Pen and paper were scarce in Jen Donnalley’s classroom Friday at Greenwich Country Day School. The Upper School math teacher saw little need for the materials, even as she wrote down an algebraic equation and asked her eighth graders to solve for “X.”
(I can’t really let it go unmentioned that they probably should have said “solve for x” instead of “X”, though.) It seems that Greenwich Country Day School has been doing the one-to-one computing thing for maybe two years now and this article was looking in particular at their use of DyKnow in the math classroom.
I’ve been impressed with DyKnow’s software since I first heard about it. It sounds like the collaborative capabilities for the classroom are almost too good to be true. Used in combination with a Tablet PC it sounds like a real winner.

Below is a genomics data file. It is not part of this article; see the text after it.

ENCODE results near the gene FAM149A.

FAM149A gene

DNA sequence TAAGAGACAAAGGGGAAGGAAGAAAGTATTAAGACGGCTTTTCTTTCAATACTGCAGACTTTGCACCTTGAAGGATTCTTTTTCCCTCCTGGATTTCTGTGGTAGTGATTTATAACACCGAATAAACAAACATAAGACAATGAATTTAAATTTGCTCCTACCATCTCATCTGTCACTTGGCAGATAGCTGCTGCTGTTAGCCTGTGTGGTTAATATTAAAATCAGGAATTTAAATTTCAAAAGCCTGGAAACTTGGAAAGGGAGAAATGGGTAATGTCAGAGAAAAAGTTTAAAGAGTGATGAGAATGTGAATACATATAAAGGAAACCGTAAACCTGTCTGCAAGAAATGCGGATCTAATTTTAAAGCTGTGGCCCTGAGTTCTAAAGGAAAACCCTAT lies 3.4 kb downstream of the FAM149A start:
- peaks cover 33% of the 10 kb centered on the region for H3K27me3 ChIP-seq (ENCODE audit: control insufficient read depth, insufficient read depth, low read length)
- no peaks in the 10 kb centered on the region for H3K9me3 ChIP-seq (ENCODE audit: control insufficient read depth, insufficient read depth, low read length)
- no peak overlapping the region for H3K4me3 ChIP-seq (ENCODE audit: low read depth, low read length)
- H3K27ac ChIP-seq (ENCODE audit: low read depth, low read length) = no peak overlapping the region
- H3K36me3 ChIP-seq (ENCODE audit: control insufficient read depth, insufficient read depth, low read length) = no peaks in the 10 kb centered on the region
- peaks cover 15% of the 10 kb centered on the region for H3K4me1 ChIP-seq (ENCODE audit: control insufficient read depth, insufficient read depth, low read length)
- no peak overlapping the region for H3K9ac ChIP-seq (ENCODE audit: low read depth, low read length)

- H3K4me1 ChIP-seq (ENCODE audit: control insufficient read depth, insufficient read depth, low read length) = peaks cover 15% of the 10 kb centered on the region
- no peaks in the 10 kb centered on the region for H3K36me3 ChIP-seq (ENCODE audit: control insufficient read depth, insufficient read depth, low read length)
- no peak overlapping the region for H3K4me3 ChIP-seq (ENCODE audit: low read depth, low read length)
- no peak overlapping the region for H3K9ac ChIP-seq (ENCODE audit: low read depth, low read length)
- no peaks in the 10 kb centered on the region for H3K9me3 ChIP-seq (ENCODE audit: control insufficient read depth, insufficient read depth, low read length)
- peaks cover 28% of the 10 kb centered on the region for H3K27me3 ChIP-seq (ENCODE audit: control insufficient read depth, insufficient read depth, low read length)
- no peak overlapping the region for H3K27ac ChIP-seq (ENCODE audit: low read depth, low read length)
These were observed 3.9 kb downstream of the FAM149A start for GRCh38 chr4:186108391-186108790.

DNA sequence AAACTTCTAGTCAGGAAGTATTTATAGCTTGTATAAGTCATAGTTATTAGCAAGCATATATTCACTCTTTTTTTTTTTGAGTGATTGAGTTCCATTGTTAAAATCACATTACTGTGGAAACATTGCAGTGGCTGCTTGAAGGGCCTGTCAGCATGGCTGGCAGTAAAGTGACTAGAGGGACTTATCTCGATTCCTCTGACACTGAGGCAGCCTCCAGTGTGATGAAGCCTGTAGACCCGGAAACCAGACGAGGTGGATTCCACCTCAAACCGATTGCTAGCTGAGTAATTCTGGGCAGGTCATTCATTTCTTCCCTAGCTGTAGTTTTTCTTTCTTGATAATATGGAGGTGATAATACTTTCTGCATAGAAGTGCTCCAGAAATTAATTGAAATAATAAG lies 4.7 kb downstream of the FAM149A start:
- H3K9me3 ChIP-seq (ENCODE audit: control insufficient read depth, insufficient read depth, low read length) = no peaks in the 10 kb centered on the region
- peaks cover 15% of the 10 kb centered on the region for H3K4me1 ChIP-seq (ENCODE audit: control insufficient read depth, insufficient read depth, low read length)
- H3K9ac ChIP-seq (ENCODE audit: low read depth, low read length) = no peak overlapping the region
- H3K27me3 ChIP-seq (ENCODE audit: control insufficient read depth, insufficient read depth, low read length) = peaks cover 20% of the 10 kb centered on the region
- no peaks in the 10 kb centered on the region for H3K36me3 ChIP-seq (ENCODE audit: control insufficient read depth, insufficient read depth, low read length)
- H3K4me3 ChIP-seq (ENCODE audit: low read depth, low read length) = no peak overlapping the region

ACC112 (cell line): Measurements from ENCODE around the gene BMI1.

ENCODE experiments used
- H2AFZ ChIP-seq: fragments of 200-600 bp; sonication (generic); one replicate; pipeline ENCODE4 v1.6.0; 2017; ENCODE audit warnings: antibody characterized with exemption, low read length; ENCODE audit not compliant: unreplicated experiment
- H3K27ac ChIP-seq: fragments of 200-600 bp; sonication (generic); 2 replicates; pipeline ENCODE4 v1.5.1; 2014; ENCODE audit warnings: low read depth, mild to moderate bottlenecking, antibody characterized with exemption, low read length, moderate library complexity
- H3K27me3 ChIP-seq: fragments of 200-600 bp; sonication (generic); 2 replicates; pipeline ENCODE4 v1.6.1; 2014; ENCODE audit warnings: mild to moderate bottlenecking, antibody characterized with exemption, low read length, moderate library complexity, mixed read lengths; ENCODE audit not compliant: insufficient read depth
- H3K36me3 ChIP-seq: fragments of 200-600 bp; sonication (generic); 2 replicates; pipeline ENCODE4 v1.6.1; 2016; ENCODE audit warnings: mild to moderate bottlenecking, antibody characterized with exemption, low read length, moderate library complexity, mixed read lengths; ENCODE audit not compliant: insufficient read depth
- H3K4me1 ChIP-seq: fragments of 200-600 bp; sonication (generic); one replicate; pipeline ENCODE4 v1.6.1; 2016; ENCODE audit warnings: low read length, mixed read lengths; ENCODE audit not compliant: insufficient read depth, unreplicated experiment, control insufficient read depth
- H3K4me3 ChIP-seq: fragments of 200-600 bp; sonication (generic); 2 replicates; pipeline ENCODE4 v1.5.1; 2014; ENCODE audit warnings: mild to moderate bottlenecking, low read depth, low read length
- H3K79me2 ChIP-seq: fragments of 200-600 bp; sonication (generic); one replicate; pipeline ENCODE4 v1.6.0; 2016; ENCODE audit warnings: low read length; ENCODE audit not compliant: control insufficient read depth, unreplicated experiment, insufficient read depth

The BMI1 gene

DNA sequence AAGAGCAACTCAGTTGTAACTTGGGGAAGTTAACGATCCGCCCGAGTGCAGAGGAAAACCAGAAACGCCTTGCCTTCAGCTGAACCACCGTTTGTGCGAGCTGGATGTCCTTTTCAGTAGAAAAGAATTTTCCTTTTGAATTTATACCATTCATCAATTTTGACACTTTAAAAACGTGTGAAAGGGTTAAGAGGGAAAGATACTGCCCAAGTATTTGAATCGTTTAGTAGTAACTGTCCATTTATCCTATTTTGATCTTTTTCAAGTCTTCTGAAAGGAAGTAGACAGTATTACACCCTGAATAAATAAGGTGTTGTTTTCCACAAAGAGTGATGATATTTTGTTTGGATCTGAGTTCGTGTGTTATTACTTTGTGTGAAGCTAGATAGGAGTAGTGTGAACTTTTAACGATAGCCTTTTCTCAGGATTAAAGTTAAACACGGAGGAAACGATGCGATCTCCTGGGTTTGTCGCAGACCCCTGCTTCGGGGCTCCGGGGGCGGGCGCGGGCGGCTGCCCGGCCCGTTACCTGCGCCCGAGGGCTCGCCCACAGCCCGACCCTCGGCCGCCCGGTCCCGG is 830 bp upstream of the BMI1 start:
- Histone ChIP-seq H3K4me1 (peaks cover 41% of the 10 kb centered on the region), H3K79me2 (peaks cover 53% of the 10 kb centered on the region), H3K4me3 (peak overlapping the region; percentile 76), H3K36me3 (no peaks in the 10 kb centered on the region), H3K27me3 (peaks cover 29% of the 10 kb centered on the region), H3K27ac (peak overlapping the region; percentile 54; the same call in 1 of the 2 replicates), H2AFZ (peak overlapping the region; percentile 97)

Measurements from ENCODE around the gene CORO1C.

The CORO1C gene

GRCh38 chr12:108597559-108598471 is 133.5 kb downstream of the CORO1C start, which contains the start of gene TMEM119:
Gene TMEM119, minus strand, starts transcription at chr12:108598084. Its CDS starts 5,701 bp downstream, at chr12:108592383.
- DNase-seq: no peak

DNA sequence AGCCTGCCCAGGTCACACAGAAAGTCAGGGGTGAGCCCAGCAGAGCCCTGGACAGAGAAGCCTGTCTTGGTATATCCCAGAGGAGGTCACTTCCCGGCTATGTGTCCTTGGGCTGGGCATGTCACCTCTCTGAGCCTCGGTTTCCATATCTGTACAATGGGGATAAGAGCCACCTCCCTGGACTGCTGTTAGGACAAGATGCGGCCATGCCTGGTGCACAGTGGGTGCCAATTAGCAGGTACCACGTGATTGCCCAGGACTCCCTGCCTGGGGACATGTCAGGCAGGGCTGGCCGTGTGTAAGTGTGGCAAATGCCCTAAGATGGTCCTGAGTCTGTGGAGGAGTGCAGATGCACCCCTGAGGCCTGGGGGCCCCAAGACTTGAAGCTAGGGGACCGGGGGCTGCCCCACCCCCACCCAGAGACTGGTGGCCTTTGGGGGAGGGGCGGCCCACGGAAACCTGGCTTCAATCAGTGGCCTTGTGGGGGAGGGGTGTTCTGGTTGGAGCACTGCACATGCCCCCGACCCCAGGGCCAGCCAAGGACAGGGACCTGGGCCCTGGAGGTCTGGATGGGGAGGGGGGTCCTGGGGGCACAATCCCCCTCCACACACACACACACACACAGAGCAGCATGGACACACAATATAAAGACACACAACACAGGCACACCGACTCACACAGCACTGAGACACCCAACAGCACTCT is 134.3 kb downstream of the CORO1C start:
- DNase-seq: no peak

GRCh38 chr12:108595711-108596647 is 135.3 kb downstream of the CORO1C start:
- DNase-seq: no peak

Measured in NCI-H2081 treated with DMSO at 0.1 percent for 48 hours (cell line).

Of course, being the curmudgeon that I am, I couldn’t pass up this quote at the end of the original Greenwich Time article:
Headmaster Adam Rohdie said he has been impressed with how the technology has helped, although he qualifies his enthusiasm by saying it is the teacher, not the tool, that really counts.
“There’s no substitute for great teaching. This is another tool to put in the hands of great teachers,” he said. “It’s not technology for technology’s sake.”
The Rogersville Review in Hawkins County, TN reported that the school there is sending back a large number of Gateway Tablet PCs:
City school board members voted Tuesday to return the laptop computers, which have not yet been distributed to students, and terminate the lease agreement because of the company’s inability to provide maintenance as specified in the contract.
It’s good to see that at least some people take quality of service seriously. The last time I dealt with Gateway was way back in 1995, right when they first became big and couldn’t handle the increased volume of production, much less the increased customer service load. I have been hearing good things about their tablets, though.